The answer to limiting this noise detector action is really rather simple, and consists of adding a single quarter watt resistor to the circuit, based on the tuner that the MPX chassis is being used with. For all units, the resistor is installed across R204 (i.e., from the anode of CR100 to ground), with its value roughly based on the number of IF limiter tubes used in the tuner section. Therefore:

    1. All receivers should have a 47K resistor installed.
    2. FM-100B and 200B tuners should have a 68K resistor installed.

    The values indicated are purely of my own determination for my own use. I have installed these values in my 400 and 800C receivers, and 100-B, 200-B, and R-200 tuners, and they all work fine. Of course, they are based on properly aligned and operating units. Using higher values raises the threshold, while lower the values will reduce the threshold even lower -- but watch out that you don't go so low as to allow false indicator triggering. The values chosen steer safely clear of that issue in my units, and generally allow the lowest practical threshold to be had in normal use. The bottom line is that now in FM Automatic, instead of the Stereo Beacon indicating when the old stereo threshold has been met, it now simply indicates reception of a stereo station, and I can then tell the unit if/when I chose NOT to listen in stereo by turning the selector switch to mono FM. That approach just works better for me, as I rarely if ever turn my units to FM mono. They just remain in FM Automatic virtually all of the time now, with the Beacon triggering off and on between stations, and between mono and stereo stations as you would expect. On my 400, the eye tube is now well behaved on all but the very weakest (i.e. unusable) stereo stations.

    I think you'll find that this modification greatly improves the operation -- and your enjoyment of your Fisher FM MPX Stereo units.

    Good luck with it!

    Dave
     
    chazix likes this.
  14. larryderouin

    larryderouin Do I get Food, Med's, or more gear this Month? Subscriber

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    Check continuity on the tube itself between pins 4 and 5. meter to ohms. If it show's infinite, toss the tube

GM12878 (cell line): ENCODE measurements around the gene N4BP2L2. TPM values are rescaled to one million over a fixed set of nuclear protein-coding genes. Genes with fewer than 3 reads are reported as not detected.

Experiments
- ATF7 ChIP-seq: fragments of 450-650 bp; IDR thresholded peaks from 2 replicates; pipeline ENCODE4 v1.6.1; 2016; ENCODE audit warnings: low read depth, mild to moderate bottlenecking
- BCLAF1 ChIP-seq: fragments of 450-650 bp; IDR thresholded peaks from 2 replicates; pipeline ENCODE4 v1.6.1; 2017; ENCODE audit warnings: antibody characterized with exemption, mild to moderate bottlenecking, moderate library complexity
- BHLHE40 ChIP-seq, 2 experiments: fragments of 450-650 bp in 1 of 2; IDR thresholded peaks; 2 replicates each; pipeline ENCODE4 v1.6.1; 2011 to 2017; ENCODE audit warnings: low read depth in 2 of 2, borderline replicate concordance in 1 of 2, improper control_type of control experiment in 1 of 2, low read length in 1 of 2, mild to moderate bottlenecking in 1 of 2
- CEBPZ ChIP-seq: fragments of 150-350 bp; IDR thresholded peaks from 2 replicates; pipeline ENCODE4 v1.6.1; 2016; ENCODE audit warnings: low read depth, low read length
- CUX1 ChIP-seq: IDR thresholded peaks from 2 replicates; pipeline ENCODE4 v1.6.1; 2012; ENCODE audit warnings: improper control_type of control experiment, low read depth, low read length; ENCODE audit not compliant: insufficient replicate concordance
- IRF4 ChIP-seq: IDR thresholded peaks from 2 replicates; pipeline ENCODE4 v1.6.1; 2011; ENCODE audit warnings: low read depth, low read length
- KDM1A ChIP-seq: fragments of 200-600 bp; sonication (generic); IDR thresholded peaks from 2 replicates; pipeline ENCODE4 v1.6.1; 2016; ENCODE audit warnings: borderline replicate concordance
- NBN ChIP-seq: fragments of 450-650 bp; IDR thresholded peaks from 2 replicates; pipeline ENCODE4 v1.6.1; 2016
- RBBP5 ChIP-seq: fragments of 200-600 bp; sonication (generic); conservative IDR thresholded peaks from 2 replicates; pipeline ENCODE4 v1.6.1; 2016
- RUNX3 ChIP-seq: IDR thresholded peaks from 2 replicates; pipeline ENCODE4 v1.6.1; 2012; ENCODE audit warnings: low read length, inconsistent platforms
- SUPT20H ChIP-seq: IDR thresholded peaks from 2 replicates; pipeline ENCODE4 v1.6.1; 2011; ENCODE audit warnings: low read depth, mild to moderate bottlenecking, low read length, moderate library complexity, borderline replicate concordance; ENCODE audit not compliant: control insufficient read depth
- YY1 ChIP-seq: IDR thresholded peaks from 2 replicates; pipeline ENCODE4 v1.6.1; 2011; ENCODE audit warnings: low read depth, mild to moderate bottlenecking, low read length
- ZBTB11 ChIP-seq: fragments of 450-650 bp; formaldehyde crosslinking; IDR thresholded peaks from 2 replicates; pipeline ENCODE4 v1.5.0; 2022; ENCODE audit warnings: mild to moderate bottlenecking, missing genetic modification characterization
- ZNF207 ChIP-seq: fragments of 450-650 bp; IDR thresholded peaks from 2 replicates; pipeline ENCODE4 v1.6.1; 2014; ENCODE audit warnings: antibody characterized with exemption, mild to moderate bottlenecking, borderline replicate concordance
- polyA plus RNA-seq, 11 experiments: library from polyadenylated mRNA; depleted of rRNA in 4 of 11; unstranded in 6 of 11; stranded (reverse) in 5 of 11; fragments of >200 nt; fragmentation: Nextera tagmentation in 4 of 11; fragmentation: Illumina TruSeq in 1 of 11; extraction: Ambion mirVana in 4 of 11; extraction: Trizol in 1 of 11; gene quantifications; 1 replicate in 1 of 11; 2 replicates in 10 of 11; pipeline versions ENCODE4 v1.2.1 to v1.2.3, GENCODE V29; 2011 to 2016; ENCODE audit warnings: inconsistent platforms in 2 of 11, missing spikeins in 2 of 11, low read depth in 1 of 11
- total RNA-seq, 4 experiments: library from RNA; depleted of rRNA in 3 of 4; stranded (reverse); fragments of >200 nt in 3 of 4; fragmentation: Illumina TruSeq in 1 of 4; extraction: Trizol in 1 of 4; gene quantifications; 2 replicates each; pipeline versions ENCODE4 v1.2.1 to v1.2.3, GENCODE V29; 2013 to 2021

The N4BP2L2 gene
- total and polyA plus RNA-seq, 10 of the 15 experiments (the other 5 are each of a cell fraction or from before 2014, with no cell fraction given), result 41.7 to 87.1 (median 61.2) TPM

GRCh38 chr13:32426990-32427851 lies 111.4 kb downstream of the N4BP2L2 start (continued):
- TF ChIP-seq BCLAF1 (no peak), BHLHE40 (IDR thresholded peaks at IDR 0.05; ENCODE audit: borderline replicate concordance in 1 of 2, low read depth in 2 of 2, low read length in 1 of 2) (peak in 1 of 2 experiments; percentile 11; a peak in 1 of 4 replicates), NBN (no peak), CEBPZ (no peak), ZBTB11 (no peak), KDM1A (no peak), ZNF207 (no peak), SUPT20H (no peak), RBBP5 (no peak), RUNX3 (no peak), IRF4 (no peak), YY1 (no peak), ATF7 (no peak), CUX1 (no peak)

15. larryderouin

    larryderouin Do I get Food, Med's, or more gear this Month? Subscriber

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    Another cheap and easy pearl of wisdom from the:bowdown::bowdown::bowdown::bowdown: MASTER! 1 lousy resistor!
    Now I have to go out and get a bunch of 47k 1/4w resistors. :thumbsup::music:
     
    Last edited: May 21, 2017
  16. audmod01

    audmod01 AK Subscriber Subscriber

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    [/QUOTE]In the classic Fisher multiplex circuit (nearly standardized and available with the schematic in the service manual of every unit identified above), there is hidden away in the circuitry of V100 a noise detector circuit, comprised of L101, CR100, R204, and C207. The Cliff notes version of how it operates is that Z-100 is part of a tuned circuit that is peaked at 19 kHz, allowing maximum transfer of the 19 kHz pilot signal that is part of the composite signal appearing at plate of the first section of V100 (pin 1), into the grid of the second section of V100 (pin 7). Any noise components of the signal at pin 1 are rejected by the tuned circuit of Z100, and therefore appear across L101. CR100 rectifies any voltage appearing across L101, with its polarity set to produce a negative DC voltage at its output. This voltage is filtered by R 204 and C207, and applied to the pin 7 grid via R203. As designed then, the more noise voltage that is developed at the output of CR100, the greater the negative voltage is that is applied to the grid at pin 7. This voltage can easily reach levels great enough to "cut off" (or nearly so) the second section of V100, which then greatly limits the triggering signal sent to V101, and the indicator output. Hello dancing eye tube, and Stereo Beacon that rarely triggers.